Cardiovascular Disease and Digital Health

By Arvind M. Dhople, Ph.D., Professor Emeritus, Florida Tech

Many of the people must have recently (September 29, 2022) celebrated the World Heart Day, with its theme: “Use heart for every heart.”  Since the recent COVID-19 pandemic started in early 2020, number of deaths worldwide continues to climb towards 6.5 million as of end of August 2022 (including more than one million in the U.S.); however, cardiovascular disease (CVD) claims around 18.8 million lives (about 900,000 in the U.S.) every year.  Yet the COVID-19 pandemic has accelerated the uptake of digital health, creating an opportunity to strengthen the response to CVD.  With the increasing access to the internet, and through telemedicine and artificial intelligence (AI)-enabled devices, advances in digital health provide an impetus to improve access and achieve greater equity in health care for the millions of people at risk of or living with CVD, particularly those in lower-resource settings with limited access to in-person treatment.  Although this digital transformation is not a magic bullet, it could help redraw the health-care landscape by improving access to care for underserved populations and by reducing pressures on overloaded health-care systems.

                Digital technologies can also empower people by providing them with mote control of their well-being in sickness and health.  A trial in the UK of a digital health tool for the management of hypertension is a good example.  The technology facilitates self-monitoring of blood pressure and includes reminders and predetermined drug changes combined with support for behavior change.  The increasing application of AI to the electrocardiogram is another example of harnessing AI in the management of CVD.

                The potential of remote CVD management has been highlighted in the COVID-19 pandemic when face-to-face medical consultations have not been possible in many settings.  Lessons learned – both positive and negative – from this move to digitally enabled care can facilitate the use of digital health for the prevention and management of CVD worldwide.  Digital health also has a part to play in addressing health inequalities and increasing access to health-care in low-resource settings.  For instance, as digital health expands, governments need to reconsider approaches to investment in medical training and in technology infrastructure and access.

                The results of a digital health trial in a community hospital with limited number of doctors is an indicator of what could be achieved.  Patients can be able to consult doctors and specialists online about their health, including their blood pressure.  It can show that telemedicine can be effective in improving control of systolic blood pressure and give patients access to quality, affordable medicine.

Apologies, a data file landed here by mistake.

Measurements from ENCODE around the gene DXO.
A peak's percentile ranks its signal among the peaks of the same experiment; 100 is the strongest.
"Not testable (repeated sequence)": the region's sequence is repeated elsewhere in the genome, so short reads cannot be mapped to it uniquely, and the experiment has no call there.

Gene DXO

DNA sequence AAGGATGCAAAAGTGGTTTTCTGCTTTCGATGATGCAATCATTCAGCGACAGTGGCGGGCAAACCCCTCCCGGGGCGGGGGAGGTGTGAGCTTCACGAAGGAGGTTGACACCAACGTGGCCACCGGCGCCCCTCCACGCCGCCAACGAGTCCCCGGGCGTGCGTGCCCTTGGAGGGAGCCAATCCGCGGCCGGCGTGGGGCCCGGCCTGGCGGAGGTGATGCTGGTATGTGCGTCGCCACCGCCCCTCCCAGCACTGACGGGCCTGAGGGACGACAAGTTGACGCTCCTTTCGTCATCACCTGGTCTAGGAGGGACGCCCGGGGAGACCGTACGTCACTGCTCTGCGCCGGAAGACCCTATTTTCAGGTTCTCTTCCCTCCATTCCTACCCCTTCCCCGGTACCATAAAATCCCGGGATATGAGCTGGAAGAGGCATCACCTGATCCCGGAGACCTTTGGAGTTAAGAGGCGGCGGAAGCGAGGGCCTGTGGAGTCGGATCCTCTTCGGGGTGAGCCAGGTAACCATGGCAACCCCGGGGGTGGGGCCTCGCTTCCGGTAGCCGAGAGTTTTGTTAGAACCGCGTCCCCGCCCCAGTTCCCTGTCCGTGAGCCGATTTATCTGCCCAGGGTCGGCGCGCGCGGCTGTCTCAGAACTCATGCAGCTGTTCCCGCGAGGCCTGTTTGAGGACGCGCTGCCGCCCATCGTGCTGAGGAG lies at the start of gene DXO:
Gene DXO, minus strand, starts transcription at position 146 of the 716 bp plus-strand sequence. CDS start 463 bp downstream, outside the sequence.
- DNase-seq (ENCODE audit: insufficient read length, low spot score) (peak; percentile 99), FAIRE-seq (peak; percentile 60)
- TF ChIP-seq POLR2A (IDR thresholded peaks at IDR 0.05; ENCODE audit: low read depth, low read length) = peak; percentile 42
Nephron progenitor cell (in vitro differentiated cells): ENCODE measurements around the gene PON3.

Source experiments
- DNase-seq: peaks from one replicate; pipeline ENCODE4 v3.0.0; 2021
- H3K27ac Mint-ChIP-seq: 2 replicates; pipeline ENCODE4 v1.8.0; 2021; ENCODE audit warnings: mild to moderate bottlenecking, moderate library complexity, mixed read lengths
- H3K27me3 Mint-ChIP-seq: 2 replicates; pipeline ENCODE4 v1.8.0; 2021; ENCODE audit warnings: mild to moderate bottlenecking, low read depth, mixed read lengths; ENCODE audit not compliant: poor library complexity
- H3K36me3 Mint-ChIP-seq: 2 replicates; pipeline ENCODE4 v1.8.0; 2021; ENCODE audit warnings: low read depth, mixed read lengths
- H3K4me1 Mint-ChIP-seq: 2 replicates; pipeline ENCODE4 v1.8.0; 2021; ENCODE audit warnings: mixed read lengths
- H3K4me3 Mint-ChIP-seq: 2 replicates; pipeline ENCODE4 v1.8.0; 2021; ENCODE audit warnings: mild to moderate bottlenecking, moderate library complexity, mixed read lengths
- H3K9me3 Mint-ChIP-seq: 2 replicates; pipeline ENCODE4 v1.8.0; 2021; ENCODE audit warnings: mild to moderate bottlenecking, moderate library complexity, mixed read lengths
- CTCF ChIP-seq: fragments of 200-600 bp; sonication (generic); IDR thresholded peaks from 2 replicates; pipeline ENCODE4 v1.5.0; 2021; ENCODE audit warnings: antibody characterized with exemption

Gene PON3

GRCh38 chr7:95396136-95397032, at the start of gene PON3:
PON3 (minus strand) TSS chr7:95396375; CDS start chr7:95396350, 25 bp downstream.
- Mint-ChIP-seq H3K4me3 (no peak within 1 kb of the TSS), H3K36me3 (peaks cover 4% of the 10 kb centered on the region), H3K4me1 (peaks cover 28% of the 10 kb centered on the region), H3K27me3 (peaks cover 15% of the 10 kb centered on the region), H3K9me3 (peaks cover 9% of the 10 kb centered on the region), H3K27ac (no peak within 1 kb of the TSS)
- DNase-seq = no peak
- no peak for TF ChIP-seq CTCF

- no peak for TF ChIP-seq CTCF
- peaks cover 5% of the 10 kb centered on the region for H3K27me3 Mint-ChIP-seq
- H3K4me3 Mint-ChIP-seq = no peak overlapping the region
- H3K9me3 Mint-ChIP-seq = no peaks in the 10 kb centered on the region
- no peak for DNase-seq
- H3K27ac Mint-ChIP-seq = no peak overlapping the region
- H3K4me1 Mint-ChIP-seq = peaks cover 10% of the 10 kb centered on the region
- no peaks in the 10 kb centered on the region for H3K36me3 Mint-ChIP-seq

There are challenges in relation to awareness, accessibility, and availability of the necessary technology that will need to be overcome on the path to increased use of digital health.  Access to digital technology and network infrastructure low-income and middle-income communities is insufficient.  There are people, mostly in lower-income communities who are offline.  Wherever it takes place, it is crucial that advances in digital health do not exacerbate inequality in health care.  Furthermore, not all technological innovation is necessarily good and it is important to understand what is the problem that needs solving and ensure that the collection of data and evidence is reliable, impactful, and secure.  Much digital health research takes place in selected population in high-income communities.

                Thus, AI-derived algorithms are influenced by the gender, ethnicity, age, and socioeconomic status of the sample population.  If we are to make recommendations to everyone in all communities, then we need the same quality of data everywhere, representing all people.  The development of digital health affords an opportunity to redress this imbalance and equalize the data framework for CVD and other diseases.  Consideration also needs to be given to the impacts of digital health on the relationship between patient and doctor.  Digital health solutions are not a panacea and they can only complement a fully funded and staffed health system. 

                Hand in hand with maintaining trust between practitioners and patients, the journey towards routine use of digital health care has already started.  Let’s “Use Heart to Connect”.  Digital health can help connect every heart everywhere and thus bring us one step closer to achieving cardiovascular health for everyone!